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Sam Bankman-Fried denies rumors that he fled to Argentina

SBF stepped down as CEO of FTX on Nov. 11 after initiating Chapter 11 bankruptcy proceedings in the District of Delaware.

FTX founder Sam Bankman-Fried has denied speculation that he’s fled to Argentina as the saga surrounding his collapsed cryptocurrency exchange continued to unfold in near-real time on Twitter. 

In a text message to Reuters on Nov. 12, Bankman-Fried, who also goes by SBF, said he was still in the Bahamas. When Reuters asked him specifically whether he had flown to Argentina, as the rumors suggest, he responded: “Nope.”

Users took to Twitter over the weekend to speculate whether SBF was on the run after filing for Chapter 11 bankruptcy for FTX Group, which includes a slew of companies such as FTX Trading, FTX US and Alameda Research. The rumors started after users tracked the coordinates of his private jet using the flight tracking website ADS-B Exchange. The tracker suggested that SBF’s Gulfstream G450 had landed in Buenos Aires on a direct flight from Nassau, Bahamas in the early hours of Nov. 12.

The rumour is SBF on his way to Argentina.. pic.twitter.com/Jnxm3bprm9

— CoinMamba (@coinmamba) November 12, 2022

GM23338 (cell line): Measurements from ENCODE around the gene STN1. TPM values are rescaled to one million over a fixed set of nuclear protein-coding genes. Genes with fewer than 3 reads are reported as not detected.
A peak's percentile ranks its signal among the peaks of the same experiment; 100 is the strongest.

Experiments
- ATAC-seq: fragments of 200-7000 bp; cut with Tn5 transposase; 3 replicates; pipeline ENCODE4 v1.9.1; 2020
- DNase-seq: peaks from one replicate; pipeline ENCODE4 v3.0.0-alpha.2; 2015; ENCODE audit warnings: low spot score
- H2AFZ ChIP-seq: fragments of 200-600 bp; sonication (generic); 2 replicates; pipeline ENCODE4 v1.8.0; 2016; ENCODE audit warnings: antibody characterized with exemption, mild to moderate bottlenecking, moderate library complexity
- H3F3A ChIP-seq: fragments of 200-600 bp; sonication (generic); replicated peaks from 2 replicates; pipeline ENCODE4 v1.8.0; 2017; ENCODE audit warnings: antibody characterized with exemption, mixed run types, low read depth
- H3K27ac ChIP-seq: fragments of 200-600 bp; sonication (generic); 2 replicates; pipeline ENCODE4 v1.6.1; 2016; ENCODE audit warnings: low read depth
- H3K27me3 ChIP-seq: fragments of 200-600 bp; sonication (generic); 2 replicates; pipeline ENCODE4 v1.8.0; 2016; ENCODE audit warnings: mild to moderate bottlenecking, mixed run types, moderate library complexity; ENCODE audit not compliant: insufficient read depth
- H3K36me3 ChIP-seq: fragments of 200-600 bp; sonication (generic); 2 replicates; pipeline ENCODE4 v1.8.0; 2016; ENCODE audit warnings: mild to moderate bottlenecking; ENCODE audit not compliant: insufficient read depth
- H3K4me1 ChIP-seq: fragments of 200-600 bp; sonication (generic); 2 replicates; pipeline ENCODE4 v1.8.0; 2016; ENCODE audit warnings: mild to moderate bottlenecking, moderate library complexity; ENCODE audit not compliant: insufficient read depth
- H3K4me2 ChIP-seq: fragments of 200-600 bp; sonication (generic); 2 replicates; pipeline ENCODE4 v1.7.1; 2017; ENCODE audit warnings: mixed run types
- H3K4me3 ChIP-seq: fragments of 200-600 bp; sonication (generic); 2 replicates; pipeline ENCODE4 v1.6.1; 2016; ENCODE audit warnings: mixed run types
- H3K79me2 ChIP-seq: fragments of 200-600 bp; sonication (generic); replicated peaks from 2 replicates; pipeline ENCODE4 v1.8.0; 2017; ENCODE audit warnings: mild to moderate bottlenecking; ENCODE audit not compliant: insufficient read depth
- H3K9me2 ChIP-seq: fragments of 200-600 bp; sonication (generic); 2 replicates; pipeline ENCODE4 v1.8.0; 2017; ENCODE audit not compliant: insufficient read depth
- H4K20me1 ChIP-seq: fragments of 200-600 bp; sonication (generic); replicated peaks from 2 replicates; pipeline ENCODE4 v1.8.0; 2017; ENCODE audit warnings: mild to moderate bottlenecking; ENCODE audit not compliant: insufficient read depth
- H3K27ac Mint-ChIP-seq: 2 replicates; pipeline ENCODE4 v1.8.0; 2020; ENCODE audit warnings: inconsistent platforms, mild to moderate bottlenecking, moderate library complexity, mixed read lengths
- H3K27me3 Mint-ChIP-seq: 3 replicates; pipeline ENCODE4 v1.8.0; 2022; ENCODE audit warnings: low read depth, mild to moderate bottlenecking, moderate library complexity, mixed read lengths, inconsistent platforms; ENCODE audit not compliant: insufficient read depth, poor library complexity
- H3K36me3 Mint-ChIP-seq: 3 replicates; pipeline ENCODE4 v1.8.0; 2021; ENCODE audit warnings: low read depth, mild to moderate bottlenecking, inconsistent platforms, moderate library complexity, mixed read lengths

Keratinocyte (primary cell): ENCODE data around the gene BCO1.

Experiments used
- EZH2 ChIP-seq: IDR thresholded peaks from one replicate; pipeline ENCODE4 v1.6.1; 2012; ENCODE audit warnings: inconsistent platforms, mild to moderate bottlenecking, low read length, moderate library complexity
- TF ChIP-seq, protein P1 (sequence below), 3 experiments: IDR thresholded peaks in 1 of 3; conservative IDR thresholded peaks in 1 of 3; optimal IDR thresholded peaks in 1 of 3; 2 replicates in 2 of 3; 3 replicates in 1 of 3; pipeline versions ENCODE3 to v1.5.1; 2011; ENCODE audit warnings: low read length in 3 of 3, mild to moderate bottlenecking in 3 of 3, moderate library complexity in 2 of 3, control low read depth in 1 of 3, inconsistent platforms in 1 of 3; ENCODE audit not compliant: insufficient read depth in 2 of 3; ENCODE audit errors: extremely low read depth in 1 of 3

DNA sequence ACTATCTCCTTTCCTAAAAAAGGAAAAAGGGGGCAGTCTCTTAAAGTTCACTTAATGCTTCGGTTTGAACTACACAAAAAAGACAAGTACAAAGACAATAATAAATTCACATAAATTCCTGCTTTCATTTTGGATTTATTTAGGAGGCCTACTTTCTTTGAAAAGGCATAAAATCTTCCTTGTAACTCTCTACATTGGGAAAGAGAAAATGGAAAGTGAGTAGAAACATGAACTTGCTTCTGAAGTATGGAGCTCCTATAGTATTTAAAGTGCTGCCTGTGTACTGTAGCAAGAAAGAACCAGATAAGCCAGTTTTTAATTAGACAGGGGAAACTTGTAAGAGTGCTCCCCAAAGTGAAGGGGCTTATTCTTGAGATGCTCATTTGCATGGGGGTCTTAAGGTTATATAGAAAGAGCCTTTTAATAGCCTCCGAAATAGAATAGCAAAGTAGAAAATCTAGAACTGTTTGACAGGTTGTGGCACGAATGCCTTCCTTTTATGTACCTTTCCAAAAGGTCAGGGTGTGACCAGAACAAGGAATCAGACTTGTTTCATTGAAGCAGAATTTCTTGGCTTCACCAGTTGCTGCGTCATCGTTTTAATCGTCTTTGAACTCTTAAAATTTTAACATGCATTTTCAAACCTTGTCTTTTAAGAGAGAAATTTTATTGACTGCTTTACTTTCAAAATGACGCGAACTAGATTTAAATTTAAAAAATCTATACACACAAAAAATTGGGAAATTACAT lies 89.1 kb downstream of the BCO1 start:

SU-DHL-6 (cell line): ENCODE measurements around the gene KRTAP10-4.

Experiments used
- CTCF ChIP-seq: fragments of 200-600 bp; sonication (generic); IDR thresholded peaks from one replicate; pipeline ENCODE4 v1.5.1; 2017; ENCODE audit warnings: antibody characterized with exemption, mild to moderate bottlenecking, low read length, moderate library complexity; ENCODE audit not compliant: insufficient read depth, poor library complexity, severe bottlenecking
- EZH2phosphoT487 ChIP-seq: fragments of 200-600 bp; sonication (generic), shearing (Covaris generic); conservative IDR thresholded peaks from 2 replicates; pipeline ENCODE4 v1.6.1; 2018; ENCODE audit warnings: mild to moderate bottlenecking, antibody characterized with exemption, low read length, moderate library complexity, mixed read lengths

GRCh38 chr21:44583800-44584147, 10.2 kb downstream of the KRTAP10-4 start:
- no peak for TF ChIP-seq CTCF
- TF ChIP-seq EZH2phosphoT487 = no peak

Bankman-Fried lives in a luxury penthouse in Nassau that’s reportedly shared by several roommates, including Caroline Ellison, the CEO of Alameda Research.

Just landed Sam Bankman-Fried @SBF_FTX Private Jet touches down in Buenos Aires Argentina LVKEB on the run #FTX pic.twitter.com/DD4Gy9nguk

— 0xMeTaNeeR (@0xMetaNeeR) November 12, 2022

Once considered to be the poster child for crypto’s exponential growth, SBF is now at the center of the industry’s biggest scandal. In less than a week, FTX went from one of the world’s largest cryptocurrency exchanges with a valuation of roughly $32 billion to a bankrupt firm with an $8 billion hole in its balance sheet. According to Bloomberg, SBF’s net worth plunged from $16 billion to zero after FTX’s collapse.

Related: Binance CEO CZ on FTX crash: “We’ve been set back a few years”

FTX raised billions in venture capital over the past few years, touting backers such as Lightspeed Venture Partners, Ontario Teachers’ Pension Plan, Circle Internet Financial, Coinbase Ventures, Multicoin Capital, Paul Tudor Jones and Sequoia Capital. 

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